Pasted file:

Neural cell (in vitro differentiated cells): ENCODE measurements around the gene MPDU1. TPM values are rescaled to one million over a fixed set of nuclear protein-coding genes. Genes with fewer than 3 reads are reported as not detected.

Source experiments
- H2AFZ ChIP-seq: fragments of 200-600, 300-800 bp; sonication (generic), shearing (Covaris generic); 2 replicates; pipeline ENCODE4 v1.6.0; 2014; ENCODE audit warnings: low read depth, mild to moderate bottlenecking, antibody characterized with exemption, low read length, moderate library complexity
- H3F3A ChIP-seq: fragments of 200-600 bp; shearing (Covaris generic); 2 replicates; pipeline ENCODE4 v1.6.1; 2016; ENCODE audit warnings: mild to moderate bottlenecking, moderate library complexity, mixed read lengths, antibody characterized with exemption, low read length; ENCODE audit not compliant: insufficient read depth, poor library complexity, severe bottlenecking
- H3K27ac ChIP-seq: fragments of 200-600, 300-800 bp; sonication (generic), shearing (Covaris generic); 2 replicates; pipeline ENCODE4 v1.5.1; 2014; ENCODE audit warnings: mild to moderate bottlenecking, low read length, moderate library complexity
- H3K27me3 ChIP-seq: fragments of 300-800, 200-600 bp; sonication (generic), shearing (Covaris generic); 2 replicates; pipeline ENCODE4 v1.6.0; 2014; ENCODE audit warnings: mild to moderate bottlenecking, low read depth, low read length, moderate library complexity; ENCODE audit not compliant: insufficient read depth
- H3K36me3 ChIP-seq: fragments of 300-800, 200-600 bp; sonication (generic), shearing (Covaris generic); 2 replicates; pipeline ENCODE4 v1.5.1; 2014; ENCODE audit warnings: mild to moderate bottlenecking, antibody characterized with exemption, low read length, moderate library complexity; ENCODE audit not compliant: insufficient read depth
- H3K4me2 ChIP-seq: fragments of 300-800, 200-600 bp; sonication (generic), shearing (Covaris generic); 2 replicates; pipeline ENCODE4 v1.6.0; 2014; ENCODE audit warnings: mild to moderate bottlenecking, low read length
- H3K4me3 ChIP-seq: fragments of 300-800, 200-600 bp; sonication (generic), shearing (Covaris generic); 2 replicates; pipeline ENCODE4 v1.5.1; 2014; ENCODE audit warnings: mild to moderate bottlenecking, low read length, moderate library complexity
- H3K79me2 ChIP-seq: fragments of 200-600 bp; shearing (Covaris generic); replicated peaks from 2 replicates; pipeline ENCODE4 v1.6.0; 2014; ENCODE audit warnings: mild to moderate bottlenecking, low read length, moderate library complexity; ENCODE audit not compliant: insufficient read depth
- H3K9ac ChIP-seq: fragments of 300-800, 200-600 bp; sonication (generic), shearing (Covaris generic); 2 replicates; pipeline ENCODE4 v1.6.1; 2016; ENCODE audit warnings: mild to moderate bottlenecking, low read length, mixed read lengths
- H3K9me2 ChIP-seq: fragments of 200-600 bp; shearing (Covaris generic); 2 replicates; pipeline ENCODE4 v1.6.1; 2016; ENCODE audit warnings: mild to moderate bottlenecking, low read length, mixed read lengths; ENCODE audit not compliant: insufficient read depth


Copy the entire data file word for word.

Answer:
Neural cell (in vitro differentiated cells): ENCODE measurements around the gene MPDU1. TPM values are rescaled to one million over a fixed set of nuclear protein-coding genes. Genes with fewer than 3 reads are reported as not detected.

Source experiments
- H2AFZ ChIP-seq: fragments of 200-600, 300-800 bp; sonication (generic), shearing (Covaris generic); 2 replicates; pipeline ENCODE4 v1.6.0; 2014; ENCODE audit warnings: low read depth, mild to moderate bottlenecking, antibody characterized with exemption, low read length, moderate library complexity
- H3F3A ChIP-seq: fragments of 200-600 bp; shearing (Covaris generic); 2 replicates; pipeline ENCODE4 v1.6.1; 2016; ENCODE audit warnings: mild to moderate bottlenecking, moderate library complexity, mixed read lengths, antibody characterized with exemption, low read length; ENCODE audit not compliant: insufficient read depth, poor library complexity, severe bottlenecking
- H3K27ac ChIP-seq: fragments of 200-600, 300-800 bp; sonication (generic), shearing (Covaris generic); 2 replicates; pipeline ENCODE4 v1.5.1; 2014; ENCODE audit warnings: mild to moderate bottlenecking, low read length, moderate library complexity
- H3K27me3 ChIP-seq: fragments of 300-800, 200-600 bp; sonication (generic), shearing (Covaris generic); 2 replicates; pipeline ENCODE4 v1.6.0; 2014; ENCODE audit warnings: mild to moderate bottlenecking, low read depth, low read length, moderate library complexity; ENCODE audit not compliant: insufficient read depth
- H3K36me3 ChIP-seq: fragments of 300-800, 200-600 bp; sonication (generic), shearing (Covaris generic); 2 replicates; pipeline ENCODE4 v1.5.1; 2014; ENCODE audit warnings: mild to moderate bottlenecking, antibody characterized with exemption, low read length, moderate library complexity; ENCODE audit not compliant: insufficient read depth
- H3K4me2 ChIP-seq: fragments of 300-800, 200-600 bp; sonication (generic), shearing (Covaris generic); 2 replicates; pipeline ENCODE4 v1.6.0; 2014; ENCODE audit warnings: mild to moderate bottlenecking, low read length
- H3K4me3 ChIP-seq: fragments of 300-800, 200-600 bp; sonication (generic), shearing (Covaris generic); 2 replicates; pipeline ENCODE4 v1.5.1; 2014; ENCODE audit warnings: mild to moderate bottlenecking, low read length, moderate library complexity
- H3K79me2 ChIP-seq: fragments of 200-600 bp; shearing (Covaris generic); replicated peaks from 2 replicates; pipeline ENCODE4 v1.6.0; 2014; ENCODE audit warnings: mild to moderate bottlenecking, low read length, moderate library complexity; ENCODE audit not compliant: insufficient read depth
- H3K9ac ChIP-seq: fragments of 300-800, 200-600 bp; sonication (generic), shearing (Covaris generic); 2 replicates; pipeline ENCODE4 v1.6.1; 2016; ENCODE audit warnings: mild to moderate bottlenecking, low read length, mixed read lengths
- H3K9me2 ChIP-seq: fragments of 200-600 bp; shearing (Covaris generic); 2 replicates; pipeline ENCODE4 v1.6.1; 2016; ENCODE audit warnings: mild to moderate bottlenecking, low read length, mixed read lengths; ENCODE audit not compliant: insufficient read depth